Whether in childhood or later, many may wonder what their lives would be like under different accidents or circumstances. As a child traveling past houses and shops and neighborhoods, I wondered what it would be like to live there, or there, or over there. Would that as adults we could reflect, when looking at the whole world: “How must it be to live there, or there, or over there, under such conditions?”
To become a successful hermit, paradoxically, we must broaden our empathy and our compassion for the plight of others. By equalizing the humanity of others different from ourselves, we can begin to rid ourselves of those cultural and social characteristics that we inherit without questioning and which later lock us tightly in the embrace of the group, the collectivity. Perhaps the Pharisee’s boast: “Thank you, Lord, for making me what I am … ” should warn us, should prompt our humility, and prepare us for a more compassionate view of the plight of others, if only because it will allow us to make less of ourselves.
The trajectory of life is not predictable. Is the life into which we have invested so much time and energy, now so familiar and comfortable — does it seem inevitable, even sacrosanct? Necessity seems the product of karma or predestination, not something over which we have any ultimate control. We inherit genes and personality and parents and environment, and wonder what degree of change is possible. But the continuity of self makes speculation a dangerous game. Responsibilities and moral parameters have grown with us like extensions of our psyche, but so too have biases and fears and egotistical feelings. We are responsible for what we have become, if not responsible for what we could have or didn’t become. That is the urgency that confronts us, especially we who want the peace and simplicity of the hermit.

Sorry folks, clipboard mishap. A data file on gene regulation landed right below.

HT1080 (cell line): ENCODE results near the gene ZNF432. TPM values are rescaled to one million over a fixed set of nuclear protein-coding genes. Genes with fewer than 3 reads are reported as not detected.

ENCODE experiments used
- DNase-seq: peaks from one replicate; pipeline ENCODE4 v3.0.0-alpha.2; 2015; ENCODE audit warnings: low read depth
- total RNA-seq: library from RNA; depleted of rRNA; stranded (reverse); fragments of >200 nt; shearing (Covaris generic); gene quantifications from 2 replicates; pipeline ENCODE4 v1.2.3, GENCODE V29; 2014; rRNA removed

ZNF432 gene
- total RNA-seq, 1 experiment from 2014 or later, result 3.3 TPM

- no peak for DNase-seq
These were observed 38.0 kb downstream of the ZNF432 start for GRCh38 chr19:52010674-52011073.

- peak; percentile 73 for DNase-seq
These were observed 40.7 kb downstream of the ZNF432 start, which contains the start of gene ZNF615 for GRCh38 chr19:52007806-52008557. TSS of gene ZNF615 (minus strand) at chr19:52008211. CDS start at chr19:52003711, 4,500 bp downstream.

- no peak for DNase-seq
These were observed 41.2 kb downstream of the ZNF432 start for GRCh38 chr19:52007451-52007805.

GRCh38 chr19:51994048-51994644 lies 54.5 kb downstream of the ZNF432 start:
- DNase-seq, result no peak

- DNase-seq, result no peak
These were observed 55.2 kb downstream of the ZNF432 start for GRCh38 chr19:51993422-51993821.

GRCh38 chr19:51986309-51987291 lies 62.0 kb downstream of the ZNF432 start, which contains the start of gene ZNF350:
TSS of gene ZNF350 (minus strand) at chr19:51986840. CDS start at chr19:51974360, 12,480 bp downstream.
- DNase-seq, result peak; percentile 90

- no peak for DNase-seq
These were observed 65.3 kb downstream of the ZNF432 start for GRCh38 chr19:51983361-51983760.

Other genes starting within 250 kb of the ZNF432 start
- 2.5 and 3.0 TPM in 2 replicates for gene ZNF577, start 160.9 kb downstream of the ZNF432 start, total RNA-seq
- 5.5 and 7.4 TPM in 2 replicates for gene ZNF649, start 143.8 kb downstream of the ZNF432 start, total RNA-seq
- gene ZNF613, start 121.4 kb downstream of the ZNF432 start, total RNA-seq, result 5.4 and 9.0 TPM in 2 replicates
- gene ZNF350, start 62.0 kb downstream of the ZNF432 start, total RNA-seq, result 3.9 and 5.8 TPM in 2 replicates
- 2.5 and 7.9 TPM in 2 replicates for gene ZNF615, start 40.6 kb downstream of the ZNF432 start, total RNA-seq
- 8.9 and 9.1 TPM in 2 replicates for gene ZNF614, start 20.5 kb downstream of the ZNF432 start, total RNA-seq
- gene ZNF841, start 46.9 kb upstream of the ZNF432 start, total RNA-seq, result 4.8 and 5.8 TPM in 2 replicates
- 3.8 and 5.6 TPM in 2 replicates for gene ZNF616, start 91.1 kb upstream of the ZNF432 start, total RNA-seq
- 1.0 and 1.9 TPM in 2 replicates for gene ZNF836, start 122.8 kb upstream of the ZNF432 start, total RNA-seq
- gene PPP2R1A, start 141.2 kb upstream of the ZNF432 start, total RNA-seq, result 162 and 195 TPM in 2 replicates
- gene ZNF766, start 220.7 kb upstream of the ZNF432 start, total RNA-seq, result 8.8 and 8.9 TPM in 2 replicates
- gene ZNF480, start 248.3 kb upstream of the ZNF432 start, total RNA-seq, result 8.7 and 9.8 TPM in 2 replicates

For the hermit or solitary, it is not the fine-tuning of the self so much as the disengagement from the world that is the only possible way of refining and changinng for the better. Our encounters with the world are colored by our personality and our predisposed conclusions about people. True enough, as it is true for anybody, solitary or not. But we need not only to disengage from the world but to disengage from our very interactions with the world. The paradox is not to ignore or scoff at the world but to see it for what it is, the vanity, the struggle for power, the hypocrisy. So I mean “world” in the sense of red dust, as defilement, as society and culture. We cannot claim to be solitaries disengaged from daily life in the world but imbibing its culture and products in what we see, hear, read, think, or consume.
The world as nature, as benignity, as simplicity, as identity with the universe, as love — this world is ourselves turned inside out, the universe turned outside inward. Speculate about what it would be like to live here, or there, or over there? We must get to the realization that we already do live “there” and “there” and even over “there.”